If you are like me and you like your user interfaces to be as dark as possible, you have the dark mode preference of your browser enabled. You may have noted that this site has now a dark mode which is activated by default. This is done by querying the
prefers-color-scheme setting in the browser. This post describes how this is done, and it discusses a few tweaks I have implemented design-wise to simplify things and remove useless visual elements.
All major browsers nowadays support dark themes by default. I’m not talking about the interface of the browser itself, but the setting where the browser informs the website that the user prefers dark themes. This has the upside of being totally seamless for the user. Just set the flag in the browser configuration and websites that do support a dark mode should honor it. Additionally, we may want to provide a visual control to override the default behavior in the form of a button or a checkbox.
How is this implemented practically?
Usually, we just need to use the
@media query checking for the dark or light theme preference, like this:
The browser should be able to pick up the right theme depending on the user-set preference.
"dark-mode" is added to a few DOM elements (namely the
#menu). The following snippet contains the main CSS setup for the default (light) and dark modes. The values of the colors themselves are defined in the theme CSS file.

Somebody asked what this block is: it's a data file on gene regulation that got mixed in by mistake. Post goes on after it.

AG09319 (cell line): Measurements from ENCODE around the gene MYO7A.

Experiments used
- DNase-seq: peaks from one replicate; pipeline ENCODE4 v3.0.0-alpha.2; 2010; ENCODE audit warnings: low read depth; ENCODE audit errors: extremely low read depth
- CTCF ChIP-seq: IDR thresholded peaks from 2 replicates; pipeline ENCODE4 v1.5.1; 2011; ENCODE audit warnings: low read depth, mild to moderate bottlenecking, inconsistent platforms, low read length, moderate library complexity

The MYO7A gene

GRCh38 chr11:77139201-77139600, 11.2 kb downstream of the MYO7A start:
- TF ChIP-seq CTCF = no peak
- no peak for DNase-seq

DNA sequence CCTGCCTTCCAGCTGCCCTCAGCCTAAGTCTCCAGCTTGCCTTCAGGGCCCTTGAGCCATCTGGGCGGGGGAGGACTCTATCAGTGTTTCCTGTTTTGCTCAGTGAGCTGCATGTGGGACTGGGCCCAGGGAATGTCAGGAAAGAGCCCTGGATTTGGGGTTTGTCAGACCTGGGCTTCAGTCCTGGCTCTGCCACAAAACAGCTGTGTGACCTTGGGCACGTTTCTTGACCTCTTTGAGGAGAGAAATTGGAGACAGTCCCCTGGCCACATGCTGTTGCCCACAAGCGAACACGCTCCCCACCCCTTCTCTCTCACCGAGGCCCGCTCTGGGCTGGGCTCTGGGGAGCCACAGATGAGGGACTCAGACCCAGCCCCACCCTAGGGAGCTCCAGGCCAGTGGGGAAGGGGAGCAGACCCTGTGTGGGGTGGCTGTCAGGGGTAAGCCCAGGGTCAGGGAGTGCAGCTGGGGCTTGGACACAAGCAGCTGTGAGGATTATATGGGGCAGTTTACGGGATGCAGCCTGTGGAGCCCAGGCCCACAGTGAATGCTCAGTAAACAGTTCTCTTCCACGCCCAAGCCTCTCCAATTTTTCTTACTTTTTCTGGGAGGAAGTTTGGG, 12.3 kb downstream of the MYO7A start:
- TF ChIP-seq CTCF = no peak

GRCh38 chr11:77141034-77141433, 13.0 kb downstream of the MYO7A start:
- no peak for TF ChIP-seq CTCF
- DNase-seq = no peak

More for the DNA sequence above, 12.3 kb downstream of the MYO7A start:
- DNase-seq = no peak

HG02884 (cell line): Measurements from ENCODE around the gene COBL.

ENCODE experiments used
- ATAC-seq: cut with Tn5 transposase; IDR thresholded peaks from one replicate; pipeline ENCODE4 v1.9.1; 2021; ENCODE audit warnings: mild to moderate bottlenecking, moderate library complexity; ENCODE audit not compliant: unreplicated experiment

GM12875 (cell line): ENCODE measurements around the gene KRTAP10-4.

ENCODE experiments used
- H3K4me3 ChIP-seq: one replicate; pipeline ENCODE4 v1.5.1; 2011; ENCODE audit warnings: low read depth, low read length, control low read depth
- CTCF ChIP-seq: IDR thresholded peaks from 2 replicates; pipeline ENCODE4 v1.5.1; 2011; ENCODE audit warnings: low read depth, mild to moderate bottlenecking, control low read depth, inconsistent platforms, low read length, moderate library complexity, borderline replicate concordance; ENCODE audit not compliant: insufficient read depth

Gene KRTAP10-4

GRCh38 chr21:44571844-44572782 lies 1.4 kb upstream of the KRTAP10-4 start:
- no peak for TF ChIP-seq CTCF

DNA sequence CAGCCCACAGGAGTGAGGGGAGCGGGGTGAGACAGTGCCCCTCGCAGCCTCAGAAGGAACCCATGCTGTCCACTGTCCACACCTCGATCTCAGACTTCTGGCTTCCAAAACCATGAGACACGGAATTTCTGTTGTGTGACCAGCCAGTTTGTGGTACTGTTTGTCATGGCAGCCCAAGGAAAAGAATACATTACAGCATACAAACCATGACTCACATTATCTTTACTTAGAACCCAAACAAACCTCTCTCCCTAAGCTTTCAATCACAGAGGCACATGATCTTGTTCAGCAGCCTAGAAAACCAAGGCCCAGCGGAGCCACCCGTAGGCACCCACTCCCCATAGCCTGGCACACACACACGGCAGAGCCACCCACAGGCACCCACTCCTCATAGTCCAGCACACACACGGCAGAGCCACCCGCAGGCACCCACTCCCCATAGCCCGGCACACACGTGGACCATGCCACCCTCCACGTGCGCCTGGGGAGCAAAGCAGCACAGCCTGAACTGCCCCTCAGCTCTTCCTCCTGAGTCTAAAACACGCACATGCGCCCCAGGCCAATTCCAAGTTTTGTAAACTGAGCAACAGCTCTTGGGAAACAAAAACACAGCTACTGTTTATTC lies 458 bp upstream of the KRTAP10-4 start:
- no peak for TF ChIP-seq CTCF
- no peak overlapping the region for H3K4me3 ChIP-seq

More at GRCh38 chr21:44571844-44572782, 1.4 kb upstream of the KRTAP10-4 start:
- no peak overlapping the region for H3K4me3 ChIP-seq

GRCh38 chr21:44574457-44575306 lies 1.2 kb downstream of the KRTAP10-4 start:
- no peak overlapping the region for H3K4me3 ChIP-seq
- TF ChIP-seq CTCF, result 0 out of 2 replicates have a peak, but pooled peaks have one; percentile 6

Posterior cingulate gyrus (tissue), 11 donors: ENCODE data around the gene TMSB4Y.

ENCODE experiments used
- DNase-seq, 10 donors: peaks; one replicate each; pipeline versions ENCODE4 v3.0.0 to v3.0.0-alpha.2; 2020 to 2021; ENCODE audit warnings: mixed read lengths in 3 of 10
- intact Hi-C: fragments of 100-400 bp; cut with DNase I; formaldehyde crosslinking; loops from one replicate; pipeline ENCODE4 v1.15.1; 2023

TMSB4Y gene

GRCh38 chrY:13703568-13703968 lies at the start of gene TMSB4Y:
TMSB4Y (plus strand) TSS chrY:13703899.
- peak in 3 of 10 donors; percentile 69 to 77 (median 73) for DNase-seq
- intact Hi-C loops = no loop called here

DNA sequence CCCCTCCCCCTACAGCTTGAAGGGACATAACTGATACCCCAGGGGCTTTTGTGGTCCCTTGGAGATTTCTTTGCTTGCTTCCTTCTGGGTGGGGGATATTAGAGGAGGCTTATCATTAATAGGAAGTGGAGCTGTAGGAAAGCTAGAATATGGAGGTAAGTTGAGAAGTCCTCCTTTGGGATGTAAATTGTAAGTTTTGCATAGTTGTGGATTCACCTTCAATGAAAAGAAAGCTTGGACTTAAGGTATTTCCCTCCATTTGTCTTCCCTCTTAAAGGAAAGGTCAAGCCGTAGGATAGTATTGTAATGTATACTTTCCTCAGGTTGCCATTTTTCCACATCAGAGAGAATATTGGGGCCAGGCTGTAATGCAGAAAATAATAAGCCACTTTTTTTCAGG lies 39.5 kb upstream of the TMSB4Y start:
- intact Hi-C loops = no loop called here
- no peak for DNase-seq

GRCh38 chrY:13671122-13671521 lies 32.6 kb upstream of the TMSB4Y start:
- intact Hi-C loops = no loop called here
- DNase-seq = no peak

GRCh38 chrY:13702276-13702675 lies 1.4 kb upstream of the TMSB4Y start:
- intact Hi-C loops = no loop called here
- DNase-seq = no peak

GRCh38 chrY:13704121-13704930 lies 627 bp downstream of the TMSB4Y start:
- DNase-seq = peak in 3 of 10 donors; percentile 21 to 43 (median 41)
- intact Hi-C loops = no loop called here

If the setting is not set or not available, we fall back to checking the
sessionStorage is a privacy-respecting alternative to the
localStorage or the browser cookies that expires when the page session ends (i.e. the page is closed). So, if a named setting for the current domain (I call it
"dark-mode") is set to
true, then we apply the dark theme. If it is unset, or it is set to false, we don’t.
The last piece of the puzzle is the theme switcher button / which lets the user set the
"dark-mode" property, and we’ve got it all covered. Note that the button must be updated, as it shows a sun in dark mode and a moon in light mode.
By default, the browser preference is queried and honored. If the user chooses to override the default behavior via the UI button, then the
sessionStorage is used. Below is the
darkmode.js file I’m using.
It contains two functions and an initial setup. The second function,
darkModeToggle(), is run whenever the user clicks on the dark mode UI control (the little moon/sun / to the top-right of the page). It sets the
"dark-mode" property in the
All that’s left is actually implementing the dark mode style in your CSS files. In my case, it is very minimal. I just change the background and text color defaults and call it a day.
Dark mode in qutebrowser
Qutebrowser really makes things easy. You just need to add the line
c.colors.webpage.prefers_color_scheme_dark = True
config.py, or look for the setting
:set and set it to
Dark mode in firefox
The setting in Firefox is a bit more obscure. I found many places which pointed to settings to be set in
about:config, but none of these worked for me. What worked, however, is the extension Dark Website Forcer. I don’t use Firefox very often, and I’m not too fond of filling it up with extensions/add-ons, so there’s that.
On another note, I have also been making some tweaks to the website to make it more usable.
I have removed the sidebar, which contained superfluous information, I have made the default font size larger, I have adjusted the fonts, the margins, and the paddings, and I have added a small “Latest posts” at the bottom of the welcome page. I have also removed all font files (except for fork awesome) in favor of the default font families (
serif, etc.) and I have moved the social items to the footer. All of this on top of the already discussed new dark mode.
The result is, in my opinion, a much cleaner and less cluttered site, which is easier to read, more gentle to the eyes, and weighs less.
Window.sessionStorageproperty: https://developer.mozilla.org/en-US/docs/Web/API/Window/sessionStorage ↩︎